Essential Parts for Building Your Own Website
Using the analogy of putting together a car can be helpful when thinking about building a website. In both cars and websites there are components that serve specific functions on different layers, and if all of them work together right, you can make something that will be sure to impress the chicks.
Once you choose to create your own website, the task can look overwhelming. I’ve found that taking a big job and breaking it into smaller parts helps the job go much more smoothly. If you’re looking to build your own site, here are the essential components you’ll need to pull together.
Think of hosting as the frame your car sits on. It’s a lot like purchasing space for your site on the internet, like renting a building for a business in the physical world. We at ChurchThemes offer deals on web hosting through great hosting companies like bluehost, DreamHost and HostGator.
A Content Management System (CMS) is the engine of your car, the software that manages and controls the content you create. Blogger is a familiar online example of a CMS. Some Self-Hosted CMS’s are Joomla, Drupal and ExpressionEngine. I recommend downloading the Free WordPress CMS from WordPress.org (not to be confused with WordPress.com), and using their famous 5-minute install to get your site up and running.
If you need more convincing, here are 10 great reasons to choose WordPress.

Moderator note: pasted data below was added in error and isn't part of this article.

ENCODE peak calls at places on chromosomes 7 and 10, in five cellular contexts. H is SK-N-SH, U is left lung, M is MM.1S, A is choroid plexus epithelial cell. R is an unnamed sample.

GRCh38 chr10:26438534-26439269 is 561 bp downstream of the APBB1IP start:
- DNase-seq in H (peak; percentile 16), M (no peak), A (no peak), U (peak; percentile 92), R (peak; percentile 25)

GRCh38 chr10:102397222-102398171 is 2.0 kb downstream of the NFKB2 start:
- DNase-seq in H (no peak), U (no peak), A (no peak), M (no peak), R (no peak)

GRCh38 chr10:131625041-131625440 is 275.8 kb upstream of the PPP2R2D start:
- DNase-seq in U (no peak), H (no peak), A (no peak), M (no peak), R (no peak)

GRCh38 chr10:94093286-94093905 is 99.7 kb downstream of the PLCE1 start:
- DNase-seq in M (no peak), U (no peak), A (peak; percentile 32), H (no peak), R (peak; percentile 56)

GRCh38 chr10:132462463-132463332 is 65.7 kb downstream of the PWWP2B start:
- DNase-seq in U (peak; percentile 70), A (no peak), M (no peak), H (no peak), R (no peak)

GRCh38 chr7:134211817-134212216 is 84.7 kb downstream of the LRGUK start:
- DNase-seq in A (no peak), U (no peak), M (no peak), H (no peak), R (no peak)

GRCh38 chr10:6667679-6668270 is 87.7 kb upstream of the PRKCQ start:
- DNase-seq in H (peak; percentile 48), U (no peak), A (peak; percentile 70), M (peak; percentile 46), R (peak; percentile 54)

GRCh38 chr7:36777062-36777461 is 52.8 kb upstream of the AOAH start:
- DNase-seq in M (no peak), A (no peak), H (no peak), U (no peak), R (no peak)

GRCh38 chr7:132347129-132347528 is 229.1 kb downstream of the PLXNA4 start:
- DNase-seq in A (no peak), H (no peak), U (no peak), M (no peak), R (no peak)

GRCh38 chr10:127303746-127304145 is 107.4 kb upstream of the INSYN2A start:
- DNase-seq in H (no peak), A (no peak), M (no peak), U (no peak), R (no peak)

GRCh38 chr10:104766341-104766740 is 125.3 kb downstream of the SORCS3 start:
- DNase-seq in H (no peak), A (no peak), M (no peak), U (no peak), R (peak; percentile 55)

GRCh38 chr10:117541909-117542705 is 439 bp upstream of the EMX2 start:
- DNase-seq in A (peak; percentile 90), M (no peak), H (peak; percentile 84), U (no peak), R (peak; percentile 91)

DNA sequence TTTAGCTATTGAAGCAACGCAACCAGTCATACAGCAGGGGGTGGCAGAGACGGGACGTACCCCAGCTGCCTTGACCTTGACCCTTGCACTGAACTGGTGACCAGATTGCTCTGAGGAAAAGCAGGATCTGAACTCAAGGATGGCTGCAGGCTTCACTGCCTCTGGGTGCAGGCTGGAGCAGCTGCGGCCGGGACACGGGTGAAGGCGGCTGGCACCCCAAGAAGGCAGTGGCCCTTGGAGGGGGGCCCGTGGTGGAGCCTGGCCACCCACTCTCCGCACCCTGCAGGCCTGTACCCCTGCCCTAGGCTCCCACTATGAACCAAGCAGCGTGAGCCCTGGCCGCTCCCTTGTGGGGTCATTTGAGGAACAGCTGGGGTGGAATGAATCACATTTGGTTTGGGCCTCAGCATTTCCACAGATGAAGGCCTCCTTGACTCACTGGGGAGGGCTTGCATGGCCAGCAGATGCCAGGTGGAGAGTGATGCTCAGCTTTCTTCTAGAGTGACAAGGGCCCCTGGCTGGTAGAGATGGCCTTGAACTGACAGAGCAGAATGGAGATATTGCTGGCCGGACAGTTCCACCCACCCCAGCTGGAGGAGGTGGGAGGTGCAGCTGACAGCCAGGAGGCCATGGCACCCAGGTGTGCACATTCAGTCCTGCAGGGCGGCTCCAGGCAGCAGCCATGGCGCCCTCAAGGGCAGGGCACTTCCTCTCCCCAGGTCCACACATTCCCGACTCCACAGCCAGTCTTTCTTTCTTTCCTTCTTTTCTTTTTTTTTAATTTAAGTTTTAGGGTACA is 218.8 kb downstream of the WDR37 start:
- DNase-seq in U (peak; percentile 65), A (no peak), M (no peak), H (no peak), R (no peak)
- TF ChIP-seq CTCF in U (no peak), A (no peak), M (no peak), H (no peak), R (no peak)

The real visual appearance of a car comes from the body style and its paint job. In WordPress, Themes are your car’s body style; they’re like skins, or prepackaged designs, that control the look and feel of your website. There are lots of free themes available from the official WordPress Repository and there are also free versions of our themes. And if you have a little money to spend, there are plenty of premium themes available online as well.
Plugins (Detailed Parts)
WordPress Plugins are the final component of the site-building process. Plugins are like the chrome-plated air cleaners or fuzzy dice on the rear-view mirror. They add the detailed customization of the site, from an Events Manager to Twitter Widget or Contact Form manager. The WordPress Repository has over 15,000 of them, so whatever you’re looking for can probably be found there.
To a beginner, putting together a website from scratch can seem like a huge job, but it can be very satisfying when all the parts come together in the right way.
What do you think? Can you come up with a better metaphor for building a website? Is this one accurate? What steps/parts would you add to this process? Let us know in the comments!